A Big Old Beautiful “Piano” is in Your Life—but It Can’t Stay
You value something immensely.
But you can’t use it anymore.
Many years ago, in the foothills of the wild wheat country of Montana, a little girl named Kitty Lynes was born. She was the child of my great-great grandparents, one of her shoulders was humped and misshapen from birth, and she always limped, I am told.
Kitty could not run with the other children, and doctors could do nothing for her. So in 1904 her parents bought her a fantastic gift:
Huge. Upright. Polished. With scrolls and flowers, and real ivory keys. Painted in gold letters, the front panel read “Kimball, Chicago,” and when it was new, it was said that the wood of that piano shined like the shank of a chestnut mare.
The piano gave Kitty the gift of music, but even more, it gave her the gift of joy. For hers was a short life. She died at age 19, and in grief, and perhaps out of financial necessity, my great-great grandparents sold the piano to a neighbor for $125, with the agreement that it could be bought back for the family at any time for the same price.
A generation passed. With it, World War I, and half the Roaring Twenties.
In 1925, after my great-grandfather Rob Lynes had grown and was married, he and his wife Blanch had six children, and Blanch heard about the piano. She wanted her children to have music, so during the summer of 1925 she took an extra job, working in a beet dump. All summer she labored in the heat and the dust. When the beets were harvested, the job ended. Her wages totaled $125. She bought back the piano.
My grandfather, Bob Lynes, was one of Blanch’s six children. The piano was theirs again. The Depression cancelled any hopes for money for music lessons, but the kids taught themselves how to play by ear. Those were the days before music was readily available. Your family might have one radio, but if you wanted the joy of music in those days, you made it yourself.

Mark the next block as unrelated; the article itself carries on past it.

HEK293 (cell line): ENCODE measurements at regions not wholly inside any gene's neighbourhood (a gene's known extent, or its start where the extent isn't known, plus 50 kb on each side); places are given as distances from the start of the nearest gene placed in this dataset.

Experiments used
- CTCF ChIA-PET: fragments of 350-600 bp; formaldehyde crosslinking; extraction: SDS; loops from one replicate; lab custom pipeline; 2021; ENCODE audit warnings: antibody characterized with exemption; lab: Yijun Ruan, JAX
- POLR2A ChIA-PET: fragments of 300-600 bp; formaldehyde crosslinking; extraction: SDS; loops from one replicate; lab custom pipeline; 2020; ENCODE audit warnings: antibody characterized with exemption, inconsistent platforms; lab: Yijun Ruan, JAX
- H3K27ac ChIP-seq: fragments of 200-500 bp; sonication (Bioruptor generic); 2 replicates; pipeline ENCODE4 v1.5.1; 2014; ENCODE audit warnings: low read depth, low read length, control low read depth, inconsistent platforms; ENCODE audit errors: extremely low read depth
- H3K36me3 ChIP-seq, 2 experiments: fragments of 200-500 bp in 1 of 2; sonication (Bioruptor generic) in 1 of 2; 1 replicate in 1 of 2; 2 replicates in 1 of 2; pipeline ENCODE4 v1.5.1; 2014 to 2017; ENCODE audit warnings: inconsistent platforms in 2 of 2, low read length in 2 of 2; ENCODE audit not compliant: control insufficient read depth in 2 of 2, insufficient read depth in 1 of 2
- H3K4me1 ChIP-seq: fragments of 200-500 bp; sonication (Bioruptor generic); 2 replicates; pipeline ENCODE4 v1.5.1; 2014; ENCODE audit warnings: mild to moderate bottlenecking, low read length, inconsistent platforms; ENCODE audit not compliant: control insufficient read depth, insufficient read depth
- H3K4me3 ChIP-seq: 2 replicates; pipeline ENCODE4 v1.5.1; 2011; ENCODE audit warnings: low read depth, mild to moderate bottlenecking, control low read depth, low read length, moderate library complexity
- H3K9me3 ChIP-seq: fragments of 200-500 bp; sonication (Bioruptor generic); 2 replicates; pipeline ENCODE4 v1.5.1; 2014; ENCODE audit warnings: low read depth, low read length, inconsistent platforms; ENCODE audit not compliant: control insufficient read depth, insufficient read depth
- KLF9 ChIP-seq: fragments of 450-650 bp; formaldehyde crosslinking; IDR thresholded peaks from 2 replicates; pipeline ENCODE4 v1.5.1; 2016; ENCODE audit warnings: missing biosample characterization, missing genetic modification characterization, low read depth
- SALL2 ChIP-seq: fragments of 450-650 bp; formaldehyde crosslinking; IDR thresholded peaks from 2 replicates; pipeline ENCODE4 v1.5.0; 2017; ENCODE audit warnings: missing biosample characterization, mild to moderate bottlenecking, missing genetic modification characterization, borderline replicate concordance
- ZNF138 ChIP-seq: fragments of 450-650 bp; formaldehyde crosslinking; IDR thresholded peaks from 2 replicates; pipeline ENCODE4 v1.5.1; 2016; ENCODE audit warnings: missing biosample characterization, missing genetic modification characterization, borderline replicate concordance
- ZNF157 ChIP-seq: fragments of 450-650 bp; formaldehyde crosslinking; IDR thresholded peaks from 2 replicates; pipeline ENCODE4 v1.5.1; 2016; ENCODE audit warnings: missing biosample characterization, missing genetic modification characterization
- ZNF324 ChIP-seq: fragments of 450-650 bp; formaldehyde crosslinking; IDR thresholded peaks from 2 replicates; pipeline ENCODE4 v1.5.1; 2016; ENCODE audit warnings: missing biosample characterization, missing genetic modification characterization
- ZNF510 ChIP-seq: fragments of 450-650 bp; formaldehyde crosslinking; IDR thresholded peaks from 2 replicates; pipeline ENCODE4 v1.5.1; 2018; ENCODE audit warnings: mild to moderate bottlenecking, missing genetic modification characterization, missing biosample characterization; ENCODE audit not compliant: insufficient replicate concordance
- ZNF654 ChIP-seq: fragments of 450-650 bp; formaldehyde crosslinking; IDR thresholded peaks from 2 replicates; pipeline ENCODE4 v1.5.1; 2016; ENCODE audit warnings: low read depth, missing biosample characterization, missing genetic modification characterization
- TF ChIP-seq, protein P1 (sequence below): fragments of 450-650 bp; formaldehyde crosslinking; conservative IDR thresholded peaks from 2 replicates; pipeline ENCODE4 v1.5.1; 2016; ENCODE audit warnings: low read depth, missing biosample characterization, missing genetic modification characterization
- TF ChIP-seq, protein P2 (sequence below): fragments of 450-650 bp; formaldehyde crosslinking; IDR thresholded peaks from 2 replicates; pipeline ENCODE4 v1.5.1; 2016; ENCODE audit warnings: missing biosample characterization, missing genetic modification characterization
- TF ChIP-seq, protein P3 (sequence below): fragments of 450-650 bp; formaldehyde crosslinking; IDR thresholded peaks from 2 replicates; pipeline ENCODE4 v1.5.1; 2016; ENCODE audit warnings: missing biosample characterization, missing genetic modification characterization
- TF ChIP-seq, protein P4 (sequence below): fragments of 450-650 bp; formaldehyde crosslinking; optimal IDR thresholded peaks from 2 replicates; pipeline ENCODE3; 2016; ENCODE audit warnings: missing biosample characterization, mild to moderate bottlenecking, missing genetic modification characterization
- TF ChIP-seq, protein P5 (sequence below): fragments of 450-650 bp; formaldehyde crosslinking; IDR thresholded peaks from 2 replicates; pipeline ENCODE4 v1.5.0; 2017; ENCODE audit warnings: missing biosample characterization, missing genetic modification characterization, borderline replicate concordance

Another generation passed. With it the Great Depression, and World War II.
My grandfather, Bob, grew up and married, and in 1945 when his wife Hazel became pregnant with her third child, Bob and Hazel bought the piano from Bob’s parents for $75. My mother was Bob and Hazel’s second child. Mom remembers, when she was just 5 years old, driving with her dad the 350 miles over dirt roads in their old Chevy truck to bring the piano home.
The piano was tied with ropes and draped in tarps within the truck’s bed, and when they were almost back to the ranch, they found rains had turned the road to mud, and the truck got stuck. They needed to walk home. Mom remembers glancing over her young shoulder, watching as the piano grew smaller and smaller on the wide prairie. The next day, her dad came back with his tractor and pulled the truck out.
For the next 50 years that piano stood in my grandparents’ home. It was the piano my mother learned to play on. So did her younger sister, Ruth, who grew up to become a professional musician.
I remember that piano as a kid. We lived in British Columbia, and once a year, we drove the 14 hours to my grandparents’ house near Great Falls for a visit. I grew up taking piano lessons and remember banging out “The Entertainer,” the classic Scott Joplin rag, in an impromptu family recital. My grandparents both cheered and asked me to play it again.
Years of good use passed, then in the summer of 1995, when I was 26, my grandparents were downsizing, and they offered the piano to me.
I was speechless.
What a remarkable gift.
The piano was again tarped and tied, secured in a U-Haul trailer, and carted the 750 miles from Great Falls to Bellingham, Washington, where I shared an apartment with two other dudes.